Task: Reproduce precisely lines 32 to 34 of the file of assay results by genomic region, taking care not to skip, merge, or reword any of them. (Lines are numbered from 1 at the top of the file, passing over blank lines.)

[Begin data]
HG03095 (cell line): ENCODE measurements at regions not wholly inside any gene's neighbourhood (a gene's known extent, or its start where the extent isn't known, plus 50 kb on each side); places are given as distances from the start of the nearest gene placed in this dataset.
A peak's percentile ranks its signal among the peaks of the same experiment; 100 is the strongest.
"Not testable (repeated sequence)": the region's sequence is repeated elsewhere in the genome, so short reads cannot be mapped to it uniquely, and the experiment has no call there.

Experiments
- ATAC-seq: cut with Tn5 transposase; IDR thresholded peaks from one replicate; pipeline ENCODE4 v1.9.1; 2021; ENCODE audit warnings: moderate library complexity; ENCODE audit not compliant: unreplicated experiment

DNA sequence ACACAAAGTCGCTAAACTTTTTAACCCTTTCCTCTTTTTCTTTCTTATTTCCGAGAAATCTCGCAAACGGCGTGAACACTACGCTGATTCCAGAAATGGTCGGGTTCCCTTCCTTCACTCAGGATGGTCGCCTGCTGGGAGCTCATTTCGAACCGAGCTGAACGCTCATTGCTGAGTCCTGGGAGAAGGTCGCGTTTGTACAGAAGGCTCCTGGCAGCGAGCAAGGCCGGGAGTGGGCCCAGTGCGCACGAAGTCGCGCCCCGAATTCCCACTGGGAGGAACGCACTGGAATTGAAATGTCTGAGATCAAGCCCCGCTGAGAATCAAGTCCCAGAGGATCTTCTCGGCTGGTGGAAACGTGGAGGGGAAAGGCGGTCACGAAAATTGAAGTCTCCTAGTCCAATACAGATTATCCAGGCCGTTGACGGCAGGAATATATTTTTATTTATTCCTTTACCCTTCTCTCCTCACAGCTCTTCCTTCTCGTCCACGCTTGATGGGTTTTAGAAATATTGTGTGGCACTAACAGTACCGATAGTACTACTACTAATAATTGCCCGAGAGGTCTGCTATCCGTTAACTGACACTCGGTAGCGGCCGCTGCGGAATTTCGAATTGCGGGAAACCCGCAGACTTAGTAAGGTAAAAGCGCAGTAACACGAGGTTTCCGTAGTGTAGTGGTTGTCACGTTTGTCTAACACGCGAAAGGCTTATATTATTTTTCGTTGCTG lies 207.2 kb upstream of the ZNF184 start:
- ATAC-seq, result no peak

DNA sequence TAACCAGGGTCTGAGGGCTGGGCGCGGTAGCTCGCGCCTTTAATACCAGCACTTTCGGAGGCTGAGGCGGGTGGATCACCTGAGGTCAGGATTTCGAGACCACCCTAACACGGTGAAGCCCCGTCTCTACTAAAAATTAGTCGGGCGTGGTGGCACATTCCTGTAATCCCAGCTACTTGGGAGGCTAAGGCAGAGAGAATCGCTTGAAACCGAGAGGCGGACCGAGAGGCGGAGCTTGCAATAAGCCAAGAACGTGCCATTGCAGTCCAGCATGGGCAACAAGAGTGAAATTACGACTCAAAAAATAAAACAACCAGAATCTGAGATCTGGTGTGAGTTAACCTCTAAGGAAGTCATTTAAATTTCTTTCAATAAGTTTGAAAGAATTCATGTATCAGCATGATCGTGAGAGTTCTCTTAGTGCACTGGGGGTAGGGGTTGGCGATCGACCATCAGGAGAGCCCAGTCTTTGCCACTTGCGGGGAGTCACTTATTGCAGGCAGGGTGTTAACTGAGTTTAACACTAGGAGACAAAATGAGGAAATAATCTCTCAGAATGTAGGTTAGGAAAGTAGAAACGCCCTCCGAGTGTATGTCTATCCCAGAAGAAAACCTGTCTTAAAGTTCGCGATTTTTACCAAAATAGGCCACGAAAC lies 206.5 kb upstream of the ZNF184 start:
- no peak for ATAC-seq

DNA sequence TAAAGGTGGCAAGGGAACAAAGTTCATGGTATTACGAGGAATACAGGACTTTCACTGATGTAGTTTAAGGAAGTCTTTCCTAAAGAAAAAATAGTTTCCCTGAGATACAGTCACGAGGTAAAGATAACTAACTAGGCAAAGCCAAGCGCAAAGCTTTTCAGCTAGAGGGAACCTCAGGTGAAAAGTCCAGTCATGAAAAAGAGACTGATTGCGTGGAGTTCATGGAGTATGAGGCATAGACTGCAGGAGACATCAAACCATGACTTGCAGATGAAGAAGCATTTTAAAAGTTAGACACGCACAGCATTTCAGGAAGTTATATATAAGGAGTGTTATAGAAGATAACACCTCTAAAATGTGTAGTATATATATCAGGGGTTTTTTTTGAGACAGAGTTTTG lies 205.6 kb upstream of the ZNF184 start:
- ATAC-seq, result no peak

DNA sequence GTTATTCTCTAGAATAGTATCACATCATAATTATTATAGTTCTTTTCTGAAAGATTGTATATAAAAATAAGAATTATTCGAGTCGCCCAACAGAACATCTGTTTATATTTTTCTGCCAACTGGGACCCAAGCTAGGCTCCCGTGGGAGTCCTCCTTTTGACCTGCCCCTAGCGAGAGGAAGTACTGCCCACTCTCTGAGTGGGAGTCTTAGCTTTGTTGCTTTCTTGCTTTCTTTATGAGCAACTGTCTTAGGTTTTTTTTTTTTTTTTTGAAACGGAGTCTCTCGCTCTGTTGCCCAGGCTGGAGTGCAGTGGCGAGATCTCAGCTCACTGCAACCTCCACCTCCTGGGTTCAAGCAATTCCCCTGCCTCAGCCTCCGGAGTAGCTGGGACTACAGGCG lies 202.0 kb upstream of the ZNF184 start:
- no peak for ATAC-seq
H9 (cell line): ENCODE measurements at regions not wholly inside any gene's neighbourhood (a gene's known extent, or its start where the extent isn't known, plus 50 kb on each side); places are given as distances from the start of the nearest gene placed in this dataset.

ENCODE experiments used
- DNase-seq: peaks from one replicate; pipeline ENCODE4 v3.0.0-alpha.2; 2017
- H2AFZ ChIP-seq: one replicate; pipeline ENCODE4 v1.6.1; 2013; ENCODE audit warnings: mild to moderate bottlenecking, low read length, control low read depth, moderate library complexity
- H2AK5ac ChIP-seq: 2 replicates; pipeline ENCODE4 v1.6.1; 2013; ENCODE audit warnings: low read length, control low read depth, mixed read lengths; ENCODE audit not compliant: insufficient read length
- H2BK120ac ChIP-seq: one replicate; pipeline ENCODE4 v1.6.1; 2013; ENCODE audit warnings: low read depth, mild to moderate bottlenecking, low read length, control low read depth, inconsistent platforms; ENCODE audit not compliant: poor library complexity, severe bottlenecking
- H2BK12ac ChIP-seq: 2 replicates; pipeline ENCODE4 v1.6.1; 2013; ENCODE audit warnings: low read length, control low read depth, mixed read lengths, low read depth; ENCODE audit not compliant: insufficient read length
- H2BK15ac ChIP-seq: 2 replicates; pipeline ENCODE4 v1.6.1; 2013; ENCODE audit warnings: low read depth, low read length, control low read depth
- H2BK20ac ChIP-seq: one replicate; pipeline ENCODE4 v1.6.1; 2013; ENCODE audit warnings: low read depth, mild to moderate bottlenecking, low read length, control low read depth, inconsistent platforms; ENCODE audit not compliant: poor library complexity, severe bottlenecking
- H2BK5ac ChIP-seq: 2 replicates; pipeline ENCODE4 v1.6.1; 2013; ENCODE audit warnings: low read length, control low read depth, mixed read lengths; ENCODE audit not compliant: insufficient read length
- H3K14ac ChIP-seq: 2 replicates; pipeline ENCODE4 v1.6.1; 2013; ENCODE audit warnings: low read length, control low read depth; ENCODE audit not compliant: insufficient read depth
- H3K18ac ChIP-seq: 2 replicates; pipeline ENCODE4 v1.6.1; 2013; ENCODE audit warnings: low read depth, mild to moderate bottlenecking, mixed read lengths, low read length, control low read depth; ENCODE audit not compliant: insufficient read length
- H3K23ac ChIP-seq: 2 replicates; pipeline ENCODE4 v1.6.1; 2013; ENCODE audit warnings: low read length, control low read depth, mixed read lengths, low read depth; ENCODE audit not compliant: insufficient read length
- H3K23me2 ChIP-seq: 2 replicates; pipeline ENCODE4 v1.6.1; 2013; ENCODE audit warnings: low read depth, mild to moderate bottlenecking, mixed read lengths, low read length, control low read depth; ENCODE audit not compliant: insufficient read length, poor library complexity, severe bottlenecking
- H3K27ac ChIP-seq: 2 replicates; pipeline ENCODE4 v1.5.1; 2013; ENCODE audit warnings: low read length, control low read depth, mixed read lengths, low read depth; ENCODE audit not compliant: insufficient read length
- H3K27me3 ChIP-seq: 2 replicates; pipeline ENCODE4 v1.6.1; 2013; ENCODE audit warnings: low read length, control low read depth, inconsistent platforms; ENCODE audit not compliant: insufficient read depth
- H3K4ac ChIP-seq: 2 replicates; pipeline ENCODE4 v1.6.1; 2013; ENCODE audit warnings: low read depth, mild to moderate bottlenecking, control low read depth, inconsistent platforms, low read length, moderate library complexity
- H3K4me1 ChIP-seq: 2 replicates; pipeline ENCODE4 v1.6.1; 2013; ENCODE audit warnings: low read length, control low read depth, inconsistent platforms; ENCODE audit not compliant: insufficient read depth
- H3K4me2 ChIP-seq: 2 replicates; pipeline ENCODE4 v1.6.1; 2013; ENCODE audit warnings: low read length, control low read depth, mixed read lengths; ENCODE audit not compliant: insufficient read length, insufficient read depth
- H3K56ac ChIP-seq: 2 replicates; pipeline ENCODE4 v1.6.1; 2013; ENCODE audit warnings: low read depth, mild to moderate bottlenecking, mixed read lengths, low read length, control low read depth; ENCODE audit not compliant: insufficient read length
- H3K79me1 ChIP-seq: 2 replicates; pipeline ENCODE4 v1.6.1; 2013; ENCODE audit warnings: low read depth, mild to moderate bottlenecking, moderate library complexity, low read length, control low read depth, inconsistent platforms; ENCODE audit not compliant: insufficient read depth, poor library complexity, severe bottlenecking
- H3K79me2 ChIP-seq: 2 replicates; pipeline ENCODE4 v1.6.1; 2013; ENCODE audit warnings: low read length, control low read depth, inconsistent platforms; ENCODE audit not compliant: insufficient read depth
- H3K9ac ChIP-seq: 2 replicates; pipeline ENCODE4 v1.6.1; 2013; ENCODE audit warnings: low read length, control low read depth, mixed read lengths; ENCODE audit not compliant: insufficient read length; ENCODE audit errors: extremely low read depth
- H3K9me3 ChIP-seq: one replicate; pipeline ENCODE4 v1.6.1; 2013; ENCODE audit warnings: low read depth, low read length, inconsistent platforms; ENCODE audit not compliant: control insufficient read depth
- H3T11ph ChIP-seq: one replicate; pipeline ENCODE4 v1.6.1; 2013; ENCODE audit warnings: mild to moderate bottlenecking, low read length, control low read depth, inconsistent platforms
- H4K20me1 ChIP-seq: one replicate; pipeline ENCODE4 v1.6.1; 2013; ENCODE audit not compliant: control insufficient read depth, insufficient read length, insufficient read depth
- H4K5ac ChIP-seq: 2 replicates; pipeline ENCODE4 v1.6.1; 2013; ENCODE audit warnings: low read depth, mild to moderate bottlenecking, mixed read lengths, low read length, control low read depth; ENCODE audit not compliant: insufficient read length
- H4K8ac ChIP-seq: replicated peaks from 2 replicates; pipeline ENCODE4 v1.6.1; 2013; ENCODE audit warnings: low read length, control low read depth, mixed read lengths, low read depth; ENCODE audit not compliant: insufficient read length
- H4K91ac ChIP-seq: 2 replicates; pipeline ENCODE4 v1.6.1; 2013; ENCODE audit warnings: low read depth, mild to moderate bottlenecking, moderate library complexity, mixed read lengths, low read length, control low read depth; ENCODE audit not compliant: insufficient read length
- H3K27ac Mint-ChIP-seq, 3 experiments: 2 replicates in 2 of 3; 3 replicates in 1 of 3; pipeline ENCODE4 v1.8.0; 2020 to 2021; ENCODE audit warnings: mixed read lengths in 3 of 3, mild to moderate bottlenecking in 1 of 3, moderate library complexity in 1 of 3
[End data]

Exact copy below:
- H3K4me2 ChIP-seq: 2 replicates; pipeline ENCODE4 v1.6.1; 2013; ENCODE audit warnings: low read length, control low read depth, mixed read lengths; ENCODE audit not compliant: insufficient read length, insufficient read depth
- H3K56ac ChIP-seq: 2 replicates; pipeline ENCODE4 v1.6.1; 2013; ENCODE audit warnings: low read depth, mild to moderate bottlenecking, mixed read lengths, low read length, control low read depth; ENCODE audit not compliant: insufficient read length
- H3K79me1 ChIP-seq: 2 replicates; pipeline ENCODE4 v1.6.1; 2013; ENCODE audit warnings: low read depth, mild to moderate bottlenecking, moderate library complexity, low read length, control low read depth, inconsistent platforms; ENCODE audit not compliant: insufficient read depth, poor library complexity, severe bottlenecking